By Beth Musgrave and Jack Brammer
FRANKFORT — A day after suffering a 21-point drubbing by Gov. Steve Beshear, state Senate President David Williams said he has enough support among the 23-member Republican caucus to remain its leader.
Asked if the caucus might try to oust him when the legislature convenes in January because of his poor showing on Tuesday, Williams said he felt he had plenty of support.
“No one is telling me that,” Williams said. “I have a lot of support out there.”
Williams’ colleagues last elected him president in January. He faces re-election to the leadership post he has held since 2000 in January 2013.
Williams said he is physically, mentally and spiritually stronger after the grueling campaign. After exercising regularly during the campaign, Williams said he will no longer need insulin to control his diabetes beginning next week.
“I’ll be a better Senate president,” he said.
Beshear and Williams pledged Wednesday to meet soon in an attempt to find common ground for the good of the state.
“I feel obligated to try to pull everybody together in this state, whether they are Democrats or Republicans,” Beshear said after participating in a ribbon-cutting ceremony for an in-home medical provider’s headquarters expansion in Louisville.
Williams, during a news conference in his Capitol Annex office in Frankfort, said he is “not bitter in any way. I am going to give the governor an opportunity to see what his agenda is.”
Beshear said no meeting date or location has been set for the two men to meet but he said it probably will be in a few days after both of them have gotten some rest.
“We’re just going to sit down and start talking about issues I think, and perhaps he thinks, will help to move this state forward,” Beshear said.
Beshear soundly defeated Williams in Tuesday’s general election to earn a second four-year term. The campaign was as tough as their rocky relationship in the last four years.
Beshear claimed in the campaign that Williams has stood in the way of progress by blocking his initiatives; Williams contended that Beshear has had no agenda. Independent candidate Gatewood Galbraith of Lexington came in a distant third in the race.
On election night, Beshear said “rank partisanship has stood in the way of moving Kentucky forward” and that Kentucky voters rejected “the politics of obstruction.”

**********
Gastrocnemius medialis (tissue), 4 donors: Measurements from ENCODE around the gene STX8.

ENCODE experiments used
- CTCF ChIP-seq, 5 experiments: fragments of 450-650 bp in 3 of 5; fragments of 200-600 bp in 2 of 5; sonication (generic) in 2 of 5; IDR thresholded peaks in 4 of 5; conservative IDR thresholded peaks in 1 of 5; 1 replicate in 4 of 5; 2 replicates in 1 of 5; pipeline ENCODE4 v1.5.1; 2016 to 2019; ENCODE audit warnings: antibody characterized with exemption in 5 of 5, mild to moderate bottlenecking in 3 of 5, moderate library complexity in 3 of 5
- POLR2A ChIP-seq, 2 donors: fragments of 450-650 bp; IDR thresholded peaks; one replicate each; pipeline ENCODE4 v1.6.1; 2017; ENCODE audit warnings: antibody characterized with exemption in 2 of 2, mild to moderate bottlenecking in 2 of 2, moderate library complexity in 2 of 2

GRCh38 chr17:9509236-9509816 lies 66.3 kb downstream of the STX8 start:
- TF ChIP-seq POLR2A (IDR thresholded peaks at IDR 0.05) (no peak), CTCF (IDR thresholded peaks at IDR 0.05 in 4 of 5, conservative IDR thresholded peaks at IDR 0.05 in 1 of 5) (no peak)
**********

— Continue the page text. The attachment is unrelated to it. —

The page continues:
His comments were softer on Wednesday. Beshear declined to say if his election night comment was directed at Williams, saying he would let those words speak for themselves.
Asked if he thinks Williams can be an effective leader of the Senate, Beshear said, “I certainly think he can be.”
Beshear said he thinks his victory showed that people appreciate how he has managed state government and his bipartisan spirit.
“It’s time to move on,” he said.
Williams said he lost to Beshear because many do not have a favorable opinion of him. Beshear also had a sizable campaign war chest of about $10 million, compared to Williams’ $2 million.
“I don’t think my message was wrong. I just think I was too unpopular to be elected. That’s the bottom line,” Williams said.
If he had a do-over, the Burkesville native said, he also would have raised $10 million — “$850,000 from state employees and the rest of it from people who do business with the state.”
Williams was referring to the money Beshear raised from state employees. Beshear has said state employees gave to his campaign because they supported his agenda and did not like Williams.
On other subjects, Beshear said:
■ He will be looking at “transition issues” over the next six weeks to determine if any staff members will be leaving the administration.
■ He will be raising private funds to pay for his and running mate Jerry Abramson’s Dec. 13 inaugural ceremonies. Co-chairs of the inaugural committee will be announced soon, Beshear said.
■ He and Abramson, the former mayor of Louisville, will work out a specific structure for Abramson’s job as lieutenant governor. “He’s going to be a full partner with me,” especially in economic development and policy issues, Beshear said.
■ He has made no decision “or have had much time to think about” calling a special legislative session before the end of the year on redrawing boundaries for legislative and Congressional districts.
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